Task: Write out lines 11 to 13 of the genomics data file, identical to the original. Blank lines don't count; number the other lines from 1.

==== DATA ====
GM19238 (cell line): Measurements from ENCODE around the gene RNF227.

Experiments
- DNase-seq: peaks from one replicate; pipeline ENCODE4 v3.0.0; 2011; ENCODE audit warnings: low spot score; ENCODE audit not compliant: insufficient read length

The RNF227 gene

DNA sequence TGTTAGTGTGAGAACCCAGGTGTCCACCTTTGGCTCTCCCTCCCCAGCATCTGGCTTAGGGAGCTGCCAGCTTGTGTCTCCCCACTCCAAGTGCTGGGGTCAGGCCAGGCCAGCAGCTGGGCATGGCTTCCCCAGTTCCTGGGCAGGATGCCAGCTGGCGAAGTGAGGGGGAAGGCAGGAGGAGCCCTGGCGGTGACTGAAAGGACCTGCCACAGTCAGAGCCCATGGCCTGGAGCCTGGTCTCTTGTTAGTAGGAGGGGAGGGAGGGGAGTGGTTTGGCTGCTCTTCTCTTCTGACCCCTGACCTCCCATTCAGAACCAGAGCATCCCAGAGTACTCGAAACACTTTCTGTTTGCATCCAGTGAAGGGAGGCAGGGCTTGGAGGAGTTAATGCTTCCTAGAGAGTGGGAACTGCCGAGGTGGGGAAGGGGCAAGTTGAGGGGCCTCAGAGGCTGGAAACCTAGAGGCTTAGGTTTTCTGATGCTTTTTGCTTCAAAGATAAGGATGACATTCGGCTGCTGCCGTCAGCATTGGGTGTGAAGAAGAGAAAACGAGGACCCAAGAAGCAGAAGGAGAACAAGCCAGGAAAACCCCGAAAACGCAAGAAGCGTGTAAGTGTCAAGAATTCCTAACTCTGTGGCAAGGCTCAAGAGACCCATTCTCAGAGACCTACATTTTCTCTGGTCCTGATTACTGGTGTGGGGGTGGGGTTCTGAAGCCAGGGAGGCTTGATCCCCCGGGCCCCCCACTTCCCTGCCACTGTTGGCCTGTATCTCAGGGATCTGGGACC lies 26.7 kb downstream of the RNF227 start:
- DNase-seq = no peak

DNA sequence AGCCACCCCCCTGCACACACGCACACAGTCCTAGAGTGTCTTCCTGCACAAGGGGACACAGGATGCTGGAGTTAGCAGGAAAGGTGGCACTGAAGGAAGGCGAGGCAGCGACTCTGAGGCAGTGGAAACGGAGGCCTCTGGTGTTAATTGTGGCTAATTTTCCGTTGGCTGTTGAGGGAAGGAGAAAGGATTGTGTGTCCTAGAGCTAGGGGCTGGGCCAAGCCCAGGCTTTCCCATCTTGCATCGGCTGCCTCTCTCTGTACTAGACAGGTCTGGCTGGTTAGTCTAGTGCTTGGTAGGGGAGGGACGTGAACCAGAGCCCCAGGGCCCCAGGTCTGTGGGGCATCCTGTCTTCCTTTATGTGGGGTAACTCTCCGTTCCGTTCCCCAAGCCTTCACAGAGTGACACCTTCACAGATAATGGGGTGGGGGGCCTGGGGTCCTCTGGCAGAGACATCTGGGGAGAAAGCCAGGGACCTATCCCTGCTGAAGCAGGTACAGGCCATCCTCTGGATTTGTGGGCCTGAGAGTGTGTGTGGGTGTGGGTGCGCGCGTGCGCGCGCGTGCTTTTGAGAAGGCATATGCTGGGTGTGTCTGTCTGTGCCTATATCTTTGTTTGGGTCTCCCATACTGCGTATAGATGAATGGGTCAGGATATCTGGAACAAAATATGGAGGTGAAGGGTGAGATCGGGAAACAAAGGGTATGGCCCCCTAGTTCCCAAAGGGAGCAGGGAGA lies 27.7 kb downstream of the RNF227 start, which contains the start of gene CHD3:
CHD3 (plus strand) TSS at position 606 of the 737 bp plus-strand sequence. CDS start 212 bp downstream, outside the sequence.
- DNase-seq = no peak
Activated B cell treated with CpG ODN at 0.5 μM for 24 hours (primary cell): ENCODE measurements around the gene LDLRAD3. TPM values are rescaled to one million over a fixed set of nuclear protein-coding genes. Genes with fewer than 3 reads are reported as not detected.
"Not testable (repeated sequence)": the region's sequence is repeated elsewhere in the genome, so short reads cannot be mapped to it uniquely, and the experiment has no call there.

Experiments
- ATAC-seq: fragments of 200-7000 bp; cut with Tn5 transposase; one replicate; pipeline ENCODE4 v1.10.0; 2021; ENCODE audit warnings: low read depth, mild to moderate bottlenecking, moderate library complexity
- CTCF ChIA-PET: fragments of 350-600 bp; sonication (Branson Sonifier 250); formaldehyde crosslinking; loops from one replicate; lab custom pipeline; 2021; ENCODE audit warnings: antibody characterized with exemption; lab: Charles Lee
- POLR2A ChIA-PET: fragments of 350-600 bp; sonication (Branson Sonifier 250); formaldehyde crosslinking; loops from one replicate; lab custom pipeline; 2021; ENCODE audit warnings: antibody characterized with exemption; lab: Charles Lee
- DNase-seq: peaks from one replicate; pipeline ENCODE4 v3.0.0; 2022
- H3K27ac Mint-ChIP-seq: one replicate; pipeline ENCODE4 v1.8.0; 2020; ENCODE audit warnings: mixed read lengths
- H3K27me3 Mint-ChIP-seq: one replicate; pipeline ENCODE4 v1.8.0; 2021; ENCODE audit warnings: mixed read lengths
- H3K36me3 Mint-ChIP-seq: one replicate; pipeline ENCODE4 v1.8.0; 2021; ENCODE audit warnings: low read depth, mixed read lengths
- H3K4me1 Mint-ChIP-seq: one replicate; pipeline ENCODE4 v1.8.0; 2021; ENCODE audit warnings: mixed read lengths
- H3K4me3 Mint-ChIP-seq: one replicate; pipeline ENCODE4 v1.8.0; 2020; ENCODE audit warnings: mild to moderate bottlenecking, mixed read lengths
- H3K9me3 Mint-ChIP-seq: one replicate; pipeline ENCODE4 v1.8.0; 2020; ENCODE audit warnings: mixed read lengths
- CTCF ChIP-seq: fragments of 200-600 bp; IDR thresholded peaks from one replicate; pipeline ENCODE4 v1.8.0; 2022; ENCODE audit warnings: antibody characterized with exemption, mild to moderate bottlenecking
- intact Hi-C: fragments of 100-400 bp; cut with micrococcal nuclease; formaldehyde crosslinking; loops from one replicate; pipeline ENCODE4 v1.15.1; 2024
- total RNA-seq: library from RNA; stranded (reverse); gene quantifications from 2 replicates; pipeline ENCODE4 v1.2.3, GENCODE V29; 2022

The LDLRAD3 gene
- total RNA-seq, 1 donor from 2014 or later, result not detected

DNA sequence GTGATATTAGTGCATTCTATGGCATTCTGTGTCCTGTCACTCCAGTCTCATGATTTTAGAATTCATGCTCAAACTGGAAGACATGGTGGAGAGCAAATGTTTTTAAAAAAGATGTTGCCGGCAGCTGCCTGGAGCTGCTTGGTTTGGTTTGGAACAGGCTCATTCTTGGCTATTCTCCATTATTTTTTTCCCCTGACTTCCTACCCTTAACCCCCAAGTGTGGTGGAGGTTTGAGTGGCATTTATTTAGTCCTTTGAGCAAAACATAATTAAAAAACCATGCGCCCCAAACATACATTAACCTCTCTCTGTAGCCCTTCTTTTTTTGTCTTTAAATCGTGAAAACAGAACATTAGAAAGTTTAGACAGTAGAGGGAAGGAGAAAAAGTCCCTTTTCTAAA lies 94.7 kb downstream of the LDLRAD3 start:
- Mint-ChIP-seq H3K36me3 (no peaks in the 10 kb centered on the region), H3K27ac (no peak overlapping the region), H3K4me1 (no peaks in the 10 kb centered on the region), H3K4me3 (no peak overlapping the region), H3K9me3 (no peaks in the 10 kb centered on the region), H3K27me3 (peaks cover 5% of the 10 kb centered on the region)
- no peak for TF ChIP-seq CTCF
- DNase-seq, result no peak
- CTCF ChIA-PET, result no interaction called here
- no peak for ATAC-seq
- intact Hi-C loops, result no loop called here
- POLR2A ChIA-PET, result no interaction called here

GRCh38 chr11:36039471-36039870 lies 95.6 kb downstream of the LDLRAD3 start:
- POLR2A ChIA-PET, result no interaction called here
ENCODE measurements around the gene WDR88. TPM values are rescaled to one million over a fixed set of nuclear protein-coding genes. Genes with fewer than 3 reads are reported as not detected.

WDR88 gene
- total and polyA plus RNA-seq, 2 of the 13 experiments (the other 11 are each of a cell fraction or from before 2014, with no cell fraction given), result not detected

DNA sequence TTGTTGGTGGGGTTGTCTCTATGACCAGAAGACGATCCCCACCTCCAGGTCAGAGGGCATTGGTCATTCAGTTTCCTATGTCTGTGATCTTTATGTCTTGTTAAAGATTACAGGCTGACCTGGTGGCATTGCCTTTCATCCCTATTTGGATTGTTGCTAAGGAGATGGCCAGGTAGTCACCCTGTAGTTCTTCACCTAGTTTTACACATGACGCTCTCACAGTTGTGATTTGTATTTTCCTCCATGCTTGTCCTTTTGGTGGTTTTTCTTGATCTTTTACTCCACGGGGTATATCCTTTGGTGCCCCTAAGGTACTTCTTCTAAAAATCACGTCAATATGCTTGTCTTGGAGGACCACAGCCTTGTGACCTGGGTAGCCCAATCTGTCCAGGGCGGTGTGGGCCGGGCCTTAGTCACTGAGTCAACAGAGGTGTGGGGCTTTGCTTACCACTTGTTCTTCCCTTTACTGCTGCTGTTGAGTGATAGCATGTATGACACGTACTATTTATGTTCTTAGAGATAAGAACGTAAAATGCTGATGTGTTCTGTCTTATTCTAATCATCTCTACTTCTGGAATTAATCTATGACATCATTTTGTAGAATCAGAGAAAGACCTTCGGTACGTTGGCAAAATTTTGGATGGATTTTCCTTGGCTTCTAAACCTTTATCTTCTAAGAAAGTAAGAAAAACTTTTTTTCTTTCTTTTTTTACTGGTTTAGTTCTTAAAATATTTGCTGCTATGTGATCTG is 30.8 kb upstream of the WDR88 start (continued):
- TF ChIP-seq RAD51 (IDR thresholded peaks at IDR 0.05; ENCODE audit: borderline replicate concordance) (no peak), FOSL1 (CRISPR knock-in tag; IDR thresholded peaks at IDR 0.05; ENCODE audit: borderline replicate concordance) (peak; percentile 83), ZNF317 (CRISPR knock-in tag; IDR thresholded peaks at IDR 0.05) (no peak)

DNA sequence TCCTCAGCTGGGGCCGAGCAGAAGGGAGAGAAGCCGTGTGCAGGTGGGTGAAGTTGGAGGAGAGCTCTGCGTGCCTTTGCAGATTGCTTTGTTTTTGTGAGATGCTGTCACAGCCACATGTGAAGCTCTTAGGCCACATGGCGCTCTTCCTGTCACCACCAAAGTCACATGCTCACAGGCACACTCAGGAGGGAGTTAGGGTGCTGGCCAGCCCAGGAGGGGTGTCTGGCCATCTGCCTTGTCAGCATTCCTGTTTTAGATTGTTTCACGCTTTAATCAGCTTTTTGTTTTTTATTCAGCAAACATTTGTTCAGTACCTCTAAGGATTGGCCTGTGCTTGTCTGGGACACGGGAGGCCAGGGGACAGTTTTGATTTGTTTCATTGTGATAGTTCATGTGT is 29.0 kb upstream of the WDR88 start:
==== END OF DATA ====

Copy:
"Not testable (repeated sequence)": the region's sequence is repeated elsewhere in the genome, so short reads cannot be mapped to it uniquely, and the experiment has no call there.

Experiments
- ATAC-seq: fragments of 200-7000 bp; cut with Tn5 transposase; one replicate; pipeline ENCODE4 v1.10.0; 2021; ENCODE audit warnings: low read depth, mild to moderate bottlenecking, moderate library complexity